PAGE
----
And beyond our specific history and heritage, Trinity can play the role that all universities on this island play: we can educate our students to be open-minded, tolerant, receptive to different cultures and ideas, global in outlook.

Universities have responsibilities. Who and how we educate determines what type of person enters leadership positions in society. It could hardly be more important.

When I first took office as Provost in 2011, I quoted Erasmus in my inaugural speech: Ego mundi civis esse cupio, communis omnium. "I long to be a citizen of the world, a fellow-citizen to all people."

This is in direct opposition to Theresa May’s ‘If you believe you’re a citizen of the world, you’re a citizen of nowhere’.

It’s Erasmus I want to channel for our students – education should lead out towards a sense of ‘fellow-citizenship with all people’. It is through education that we build our common humanity.

Tonight, as we celebrate our new scholars, we celebrate the brilliance and discipline that enabled them achieve this singular distinction, and we hope that they will use their gifts to inspire generations, to further our common humanity, and to maintain and strengthen warm neighbourly relations with our sister island.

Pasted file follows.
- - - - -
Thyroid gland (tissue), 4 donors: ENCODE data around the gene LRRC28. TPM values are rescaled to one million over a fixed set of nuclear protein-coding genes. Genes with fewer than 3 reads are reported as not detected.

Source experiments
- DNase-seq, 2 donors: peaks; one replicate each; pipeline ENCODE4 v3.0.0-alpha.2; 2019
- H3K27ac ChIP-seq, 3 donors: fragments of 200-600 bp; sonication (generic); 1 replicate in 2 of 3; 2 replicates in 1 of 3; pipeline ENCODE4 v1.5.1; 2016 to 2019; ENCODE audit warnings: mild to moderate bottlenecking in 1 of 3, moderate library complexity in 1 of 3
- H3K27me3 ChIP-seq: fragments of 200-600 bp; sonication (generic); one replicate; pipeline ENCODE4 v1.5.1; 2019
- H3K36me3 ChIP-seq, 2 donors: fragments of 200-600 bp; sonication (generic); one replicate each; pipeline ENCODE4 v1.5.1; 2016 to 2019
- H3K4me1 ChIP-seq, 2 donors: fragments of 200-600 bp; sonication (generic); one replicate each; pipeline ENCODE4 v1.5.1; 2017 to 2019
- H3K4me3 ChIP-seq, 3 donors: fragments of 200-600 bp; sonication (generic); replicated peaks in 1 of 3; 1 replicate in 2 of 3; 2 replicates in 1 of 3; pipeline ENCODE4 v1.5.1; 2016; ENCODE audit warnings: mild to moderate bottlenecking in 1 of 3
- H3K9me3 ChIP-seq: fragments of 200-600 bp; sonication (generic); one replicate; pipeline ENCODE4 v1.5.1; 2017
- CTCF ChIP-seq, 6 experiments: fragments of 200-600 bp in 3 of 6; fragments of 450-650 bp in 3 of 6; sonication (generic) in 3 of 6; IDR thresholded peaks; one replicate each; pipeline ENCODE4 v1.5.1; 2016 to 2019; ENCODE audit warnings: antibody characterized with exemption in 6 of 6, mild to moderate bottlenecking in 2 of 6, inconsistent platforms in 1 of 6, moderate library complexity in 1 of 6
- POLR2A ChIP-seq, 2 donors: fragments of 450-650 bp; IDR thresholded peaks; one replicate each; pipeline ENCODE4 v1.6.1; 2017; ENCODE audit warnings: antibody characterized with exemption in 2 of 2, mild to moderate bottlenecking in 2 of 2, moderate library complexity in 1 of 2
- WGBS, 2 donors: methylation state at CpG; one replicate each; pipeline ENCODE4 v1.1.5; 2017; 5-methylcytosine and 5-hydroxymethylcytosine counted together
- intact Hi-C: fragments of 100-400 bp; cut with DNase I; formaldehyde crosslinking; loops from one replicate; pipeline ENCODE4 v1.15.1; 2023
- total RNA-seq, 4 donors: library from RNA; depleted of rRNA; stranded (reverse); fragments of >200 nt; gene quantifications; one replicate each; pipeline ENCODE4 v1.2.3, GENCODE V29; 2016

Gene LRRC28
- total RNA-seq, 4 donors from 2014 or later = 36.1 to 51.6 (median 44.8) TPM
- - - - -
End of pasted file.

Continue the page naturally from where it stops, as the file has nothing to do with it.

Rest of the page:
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Ladies and Gentlemen, I now ask you all to rise for the first toast of the evening.
“To Ireland”.

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I now call on Professor Foster, scholar of 1969, to reply on behalf of the scholars.

[Professor Foster Speaks, and raises the Toast to the College]

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Ladies and Gentlemen, the final toast will be to the new Fellows and new Scholars should remain seated. Everyone else please rise.

“To the New Fellows and Scholars”